From specific passages in the text of Candide, can you describe Voltaire's vision of human nature?In particular consider his instance on original sin, the human capacity for violence, the human...

From specific passages in the text of Candide, can you describe Voltaire's vision of human nature?

In particular consider his instance on original sin, the human capacity for violence, the human capacity for reason, and society's potential for reform.

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mwestwood | College Teacher | (Level 3) Distinguished Educator

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Candide parodies the philosophy of optimism promulgated by Gottfried Wilhelm von Leibnitz that stated that because God created the world, and God is perfect, everthing in the world is perfect.  One example of this philosophy, which Voltaire found ridiculous, is in Chapter XXVIII where Candide talks with Pangloss, who personifies Leibnitz's nonsensical reasoning:

"Tell me, my dear Pangloss," said Candide, "when you were hanged dissected, cruelly beaten and forced to row in a galley, did you still think that everything was for the best in this world?"

"I still hold my original opinions," replied Pangloss, "because, after all, I'm a pilosopher, and it wouldn't be proper for me to recant, since Leibniz cannot be wrong, and since preestablished harmony is the most beautiful thing in the world, along with the plenum and subtle matter."

When Cacambo asks him what is human reason, Candide replies in Chapter XIX,

"Alas, it's a mania for insisting that everything is all right when everything is going wrong."

As exemplification of this definition of man's irrational reason, Cacambo and Candide leave Eldorado, the only place where everything is perfect because Candide always wants something else, such as his desire to marry Cunegonde. Ironically, at the narrative's end, even though Cunegonde has become ugly, Candide still desires to marry her, but the barron refuses him saying that his sister will not marry except to a baron of the Empire.  Angered, Candide says,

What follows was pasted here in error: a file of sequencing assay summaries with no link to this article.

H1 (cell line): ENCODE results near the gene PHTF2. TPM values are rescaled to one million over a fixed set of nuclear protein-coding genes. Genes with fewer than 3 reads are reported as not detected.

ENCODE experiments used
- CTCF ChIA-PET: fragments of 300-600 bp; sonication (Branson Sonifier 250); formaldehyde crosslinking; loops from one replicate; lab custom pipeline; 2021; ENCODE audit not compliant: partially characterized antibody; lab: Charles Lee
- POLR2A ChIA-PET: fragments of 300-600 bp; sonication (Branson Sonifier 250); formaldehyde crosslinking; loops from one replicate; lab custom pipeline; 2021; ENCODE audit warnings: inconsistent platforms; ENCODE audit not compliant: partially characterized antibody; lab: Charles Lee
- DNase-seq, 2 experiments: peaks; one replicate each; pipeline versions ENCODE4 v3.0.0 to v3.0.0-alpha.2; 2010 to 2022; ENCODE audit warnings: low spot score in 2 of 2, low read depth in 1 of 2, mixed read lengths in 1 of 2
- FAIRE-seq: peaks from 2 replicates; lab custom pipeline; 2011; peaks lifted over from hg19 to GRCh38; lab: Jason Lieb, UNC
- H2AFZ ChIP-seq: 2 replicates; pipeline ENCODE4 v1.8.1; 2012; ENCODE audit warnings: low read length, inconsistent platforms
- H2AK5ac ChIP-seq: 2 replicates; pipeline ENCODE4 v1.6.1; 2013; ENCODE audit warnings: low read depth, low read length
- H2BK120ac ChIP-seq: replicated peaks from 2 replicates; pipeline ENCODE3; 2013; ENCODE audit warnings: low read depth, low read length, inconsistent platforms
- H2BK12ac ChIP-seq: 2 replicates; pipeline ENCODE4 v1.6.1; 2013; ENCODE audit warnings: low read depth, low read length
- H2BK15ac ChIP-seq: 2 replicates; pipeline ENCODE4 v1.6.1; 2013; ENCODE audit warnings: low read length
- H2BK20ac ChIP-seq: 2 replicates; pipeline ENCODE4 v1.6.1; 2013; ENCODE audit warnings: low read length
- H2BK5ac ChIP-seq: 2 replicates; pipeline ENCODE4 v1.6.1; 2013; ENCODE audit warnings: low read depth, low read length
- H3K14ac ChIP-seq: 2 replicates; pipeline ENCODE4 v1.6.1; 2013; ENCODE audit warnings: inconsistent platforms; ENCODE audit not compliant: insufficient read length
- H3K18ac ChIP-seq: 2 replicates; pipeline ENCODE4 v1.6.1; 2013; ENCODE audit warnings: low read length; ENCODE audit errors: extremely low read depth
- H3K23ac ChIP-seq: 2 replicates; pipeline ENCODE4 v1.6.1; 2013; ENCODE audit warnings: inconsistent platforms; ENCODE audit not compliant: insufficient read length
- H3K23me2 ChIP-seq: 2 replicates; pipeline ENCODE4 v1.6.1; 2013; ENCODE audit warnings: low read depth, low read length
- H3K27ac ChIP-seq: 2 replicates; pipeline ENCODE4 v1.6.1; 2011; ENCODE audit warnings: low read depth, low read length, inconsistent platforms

"I've rescued you from the galleys and freed you and your sister; she was wasing dishes here, and she's ugly, and yet when I'm kind enough to offer to make her my wife, you still claim the right to prevent me!  I'd kill you again if I listened to my anger!"

"You can kill me again," said the baron, "but you'll never marry my sister while I'm still alive." 

In the conclusion, Chapter XXX, Martin decides

that man was born to live in either the convulsions of distress or the lethargy of boredom.  Candide did not agree, but he affirmed nothing.  Pangloss admitted that he had always suffered horribly, but having once maintained that all was for the best, he still maintained it, without believing it.

According to Voltaire, it seems that without the ability to reason, little ability to reform. After Paquette and Brother Girofee arrive at the farm in abject misery, having squandered their fortunes, quarreled, and been imprisoned, Martin tells Candide that he knew they will spend their money and become worse off than before. Pangloss and the others simply "philosophize more than ever."

 

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